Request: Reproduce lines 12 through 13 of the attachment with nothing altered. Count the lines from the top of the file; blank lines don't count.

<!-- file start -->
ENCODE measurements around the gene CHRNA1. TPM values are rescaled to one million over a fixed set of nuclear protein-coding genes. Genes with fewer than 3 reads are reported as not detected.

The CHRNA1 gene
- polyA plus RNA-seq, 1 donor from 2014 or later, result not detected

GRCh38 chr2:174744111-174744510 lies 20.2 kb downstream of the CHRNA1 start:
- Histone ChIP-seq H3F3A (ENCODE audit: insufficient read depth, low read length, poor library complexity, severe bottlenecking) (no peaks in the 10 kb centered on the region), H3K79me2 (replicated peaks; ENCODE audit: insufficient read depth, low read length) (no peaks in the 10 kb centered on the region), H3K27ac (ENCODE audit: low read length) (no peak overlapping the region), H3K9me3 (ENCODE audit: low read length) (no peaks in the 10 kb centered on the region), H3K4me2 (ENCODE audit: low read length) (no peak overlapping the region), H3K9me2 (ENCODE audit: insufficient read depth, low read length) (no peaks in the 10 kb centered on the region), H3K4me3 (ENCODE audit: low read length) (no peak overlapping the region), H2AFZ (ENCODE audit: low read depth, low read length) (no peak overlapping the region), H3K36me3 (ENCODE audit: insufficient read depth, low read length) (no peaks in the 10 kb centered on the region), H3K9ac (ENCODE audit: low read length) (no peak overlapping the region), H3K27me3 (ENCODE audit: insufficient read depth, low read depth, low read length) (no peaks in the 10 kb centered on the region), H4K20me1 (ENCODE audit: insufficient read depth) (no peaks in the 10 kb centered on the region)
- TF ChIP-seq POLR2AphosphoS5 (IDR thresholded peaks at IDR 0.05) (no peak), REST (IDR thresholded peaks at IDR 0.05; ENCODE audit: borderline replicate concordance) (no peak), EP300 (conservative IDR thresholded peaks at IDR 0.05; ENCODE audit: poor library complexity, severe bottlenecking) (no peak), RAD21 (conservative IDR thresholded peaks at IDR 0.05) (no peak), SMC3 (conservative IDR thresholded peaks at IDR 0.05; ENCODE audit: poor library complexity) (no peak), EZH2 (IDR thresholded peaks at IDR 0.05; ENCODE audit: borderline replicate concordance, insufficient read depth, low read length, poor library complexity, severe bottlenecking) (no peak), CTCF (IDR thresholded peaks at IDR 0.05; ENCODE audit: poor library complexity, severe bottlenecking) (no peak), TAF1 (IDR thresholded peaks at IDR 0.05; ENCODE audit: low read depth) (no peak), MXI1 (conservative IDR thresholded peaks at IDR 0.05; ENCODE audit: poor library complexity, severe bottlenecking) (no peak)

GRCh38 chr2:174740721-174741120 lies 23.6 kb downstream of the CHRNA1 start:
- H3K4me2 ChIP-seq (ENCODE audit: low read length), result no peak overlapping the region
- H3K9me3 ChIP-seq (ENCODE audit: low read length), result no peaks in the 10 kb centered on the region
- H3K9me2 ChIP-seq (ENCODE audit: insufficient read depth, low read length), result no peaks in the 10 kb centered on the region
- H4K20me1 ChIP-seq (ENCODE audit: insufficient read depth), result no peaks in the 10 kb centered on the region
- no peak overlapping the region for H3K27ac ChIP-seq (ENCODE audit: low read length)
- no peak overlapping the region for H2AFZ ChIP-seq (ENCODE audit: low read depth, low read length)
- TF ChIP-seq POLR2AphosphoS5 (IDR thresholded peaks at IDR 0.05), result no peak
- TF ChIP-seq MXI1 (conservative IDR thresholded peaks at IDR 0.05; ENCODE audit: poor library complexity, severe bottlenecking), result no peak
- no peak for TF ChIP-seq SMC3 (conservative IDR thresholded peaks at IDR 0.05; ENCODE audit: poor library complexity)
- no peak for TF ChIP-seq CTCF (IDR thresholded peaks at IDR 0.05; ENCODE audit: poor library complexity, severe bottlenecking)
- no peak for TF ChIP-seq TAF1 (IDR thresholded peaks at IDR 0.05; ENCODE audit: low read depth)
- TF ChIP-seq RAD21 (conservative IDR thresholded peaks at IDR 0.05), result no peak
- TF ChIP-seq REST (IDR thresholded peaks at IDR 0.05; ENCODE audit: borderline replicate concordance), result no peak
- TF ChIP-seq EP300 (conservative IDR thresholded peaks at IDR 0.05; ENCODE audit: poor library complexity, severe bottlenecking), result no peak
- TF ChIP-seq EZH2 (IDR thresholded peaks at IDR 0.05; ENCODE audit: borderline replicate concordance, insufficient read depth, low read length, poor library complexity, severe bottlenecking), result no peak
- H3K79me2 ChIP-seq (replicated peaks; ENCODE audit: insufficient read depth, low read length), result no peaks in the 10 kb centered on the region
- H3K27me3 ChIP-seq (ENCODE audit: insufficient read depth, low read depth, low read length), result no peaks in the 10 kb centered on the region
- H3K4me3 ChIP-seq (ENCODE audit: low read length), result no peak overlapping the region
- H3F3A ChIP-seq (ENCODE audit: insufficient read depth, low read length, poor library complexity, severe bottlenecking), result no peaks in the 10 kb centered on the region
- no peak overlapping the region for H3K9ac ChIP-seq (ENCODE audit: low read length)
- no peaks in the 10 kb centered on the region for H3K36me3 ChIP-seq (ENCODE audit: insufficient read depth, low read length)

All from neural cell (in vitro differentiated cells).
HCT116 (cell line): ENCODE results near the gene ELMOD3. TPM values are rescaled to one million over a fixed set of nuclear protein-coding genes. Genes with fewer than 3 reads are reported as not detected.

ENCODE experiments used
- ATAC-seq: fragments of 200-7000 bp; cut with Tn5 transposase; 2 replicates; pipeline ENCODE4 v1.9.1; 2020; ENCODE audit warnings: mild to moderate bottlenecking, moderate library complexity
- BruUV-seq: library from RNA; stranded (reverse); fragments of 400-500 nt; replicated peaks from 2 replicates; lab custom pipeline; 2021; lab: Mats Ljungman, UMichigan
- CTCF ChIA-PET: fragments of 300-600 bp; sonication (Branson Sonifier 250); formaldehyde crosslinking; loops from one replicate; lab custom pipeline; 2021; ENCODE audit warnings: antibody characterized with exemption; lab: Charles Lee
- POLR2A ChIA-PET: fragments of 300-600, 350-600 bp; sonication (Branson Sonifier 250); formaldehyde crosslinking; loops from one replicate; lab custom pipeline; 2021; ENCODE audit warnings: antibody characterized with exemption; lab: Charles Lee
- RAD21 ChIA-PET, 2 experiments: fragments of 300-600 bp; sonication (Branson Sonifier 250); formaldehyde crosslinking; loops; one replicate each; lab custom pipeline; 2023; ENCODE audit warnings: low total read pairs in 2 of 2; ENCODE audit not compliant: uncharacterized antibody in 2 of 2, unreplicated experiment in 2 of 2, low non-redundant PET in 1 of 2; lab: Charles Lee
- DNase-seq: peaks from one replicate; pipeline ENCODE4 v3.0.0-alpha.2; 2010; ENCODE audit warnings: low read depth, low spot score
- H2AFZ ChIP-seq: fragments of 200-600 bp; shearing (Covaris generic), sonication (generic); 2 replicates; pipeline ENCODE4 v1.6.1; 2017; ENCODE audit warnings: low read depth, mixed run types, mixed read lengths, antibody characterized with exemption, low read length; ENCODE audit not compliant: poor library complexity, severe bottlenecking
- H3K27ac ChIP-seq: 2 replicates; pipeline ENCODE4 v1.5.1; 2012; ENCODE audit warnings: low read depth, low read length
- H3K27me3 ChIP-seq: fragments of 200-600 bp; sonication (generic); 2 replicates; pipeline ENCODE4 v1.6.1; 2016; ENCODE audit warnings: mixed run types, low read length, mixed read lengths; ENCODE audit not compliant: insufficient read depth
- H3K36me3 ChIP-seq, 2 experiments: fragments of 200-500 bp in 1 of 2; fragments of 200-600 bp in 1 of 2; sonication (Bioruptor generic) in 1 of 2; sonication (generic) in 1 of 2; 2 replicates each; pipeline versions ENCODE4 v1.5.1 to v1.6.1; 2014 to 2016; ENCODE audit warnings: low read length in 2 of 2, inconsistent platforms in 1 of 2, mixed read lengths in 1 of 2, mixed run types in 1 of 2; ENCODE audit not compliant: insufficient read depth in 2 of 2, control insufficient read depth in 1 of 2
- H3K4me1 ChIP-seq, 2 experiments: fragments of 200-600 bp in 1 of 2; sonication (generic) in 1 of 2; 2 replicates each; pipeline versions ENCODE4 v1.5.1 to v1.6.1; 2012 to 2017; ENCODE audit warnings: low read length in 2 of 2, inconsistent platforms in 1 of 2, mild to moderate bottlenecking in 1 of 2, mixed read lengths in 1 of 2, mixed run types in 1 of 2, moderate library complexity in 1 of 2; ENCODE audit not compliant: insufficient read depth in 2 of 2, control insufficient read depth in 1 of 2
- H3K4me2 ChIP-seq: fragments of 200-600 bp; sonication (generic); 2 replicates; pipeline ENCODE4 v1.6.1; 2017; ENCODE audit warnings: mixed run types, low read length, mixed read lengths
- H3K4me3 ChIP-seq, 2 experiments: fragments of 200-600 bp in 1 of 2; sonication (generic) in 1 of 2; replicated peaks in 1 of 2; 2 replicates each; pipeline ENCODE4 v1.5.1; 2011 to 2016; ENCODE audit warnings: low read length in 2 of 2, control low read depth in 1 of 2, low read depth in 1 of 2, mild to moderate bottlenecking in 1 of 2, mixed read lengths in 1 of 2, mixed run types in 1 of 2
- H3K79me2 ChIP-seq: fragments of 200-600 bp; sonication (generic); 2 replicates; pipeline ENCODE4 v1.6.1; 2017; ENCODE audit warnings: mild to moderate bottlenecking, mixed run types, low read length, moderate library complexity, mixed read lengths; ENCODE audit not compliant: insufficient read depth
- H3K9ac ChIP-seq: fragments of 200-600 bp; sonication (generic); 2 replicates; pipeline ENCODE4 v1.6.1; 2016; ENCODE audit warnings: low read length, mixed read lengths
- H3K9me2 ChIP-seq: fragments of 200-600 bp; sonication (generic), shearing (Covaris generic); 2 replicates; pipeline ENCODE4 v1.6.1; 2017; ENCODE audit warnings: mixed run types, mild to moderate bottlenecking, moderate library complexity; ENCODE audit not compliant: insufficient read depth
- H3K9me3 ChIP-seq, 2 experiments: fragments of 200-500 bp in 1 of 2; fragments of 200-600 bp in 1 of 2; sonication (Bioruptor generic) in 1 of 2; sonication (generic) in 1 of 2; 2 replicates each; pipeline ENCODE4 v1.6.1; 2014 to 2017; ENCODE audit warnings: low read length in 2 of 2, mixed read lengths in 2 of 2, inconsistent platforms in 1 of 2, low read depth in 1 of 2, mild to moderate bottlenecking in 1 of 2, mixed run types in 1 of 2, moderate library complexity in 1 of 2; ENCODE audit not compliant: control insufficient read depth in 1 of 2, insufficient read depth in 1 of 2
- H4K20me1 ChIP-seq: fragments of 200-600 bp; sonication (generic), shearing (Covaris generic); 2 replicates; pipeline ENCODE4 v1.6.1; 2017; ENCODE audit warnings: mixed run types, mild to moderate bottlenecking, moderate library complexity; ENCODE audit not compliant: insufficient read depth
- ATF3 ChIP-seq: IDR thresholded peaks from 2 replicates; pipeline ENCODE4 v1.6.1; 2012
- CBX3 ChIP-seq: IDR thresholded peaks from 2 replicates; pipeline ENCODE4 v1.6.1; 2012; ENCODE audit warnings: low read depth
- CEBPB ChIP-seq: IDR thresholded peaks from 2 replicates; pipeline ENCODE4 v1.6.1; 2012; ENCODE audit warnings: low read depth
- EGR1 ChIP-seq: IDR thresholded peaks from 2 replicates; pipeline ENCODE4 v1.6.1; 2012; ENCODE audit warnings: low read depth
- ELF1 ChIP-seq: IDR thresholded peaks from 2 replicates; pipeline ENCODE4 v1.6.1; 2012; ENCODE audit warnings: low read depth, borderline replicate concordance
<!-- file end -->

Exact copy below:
- no peak overlapping the region for H3K27ac ChIP-seq (ENCODE audit: low read length)
- no peak overlapping the region for H2AFZ ChIP-seq (ENCODE audit: low read depth, low read length)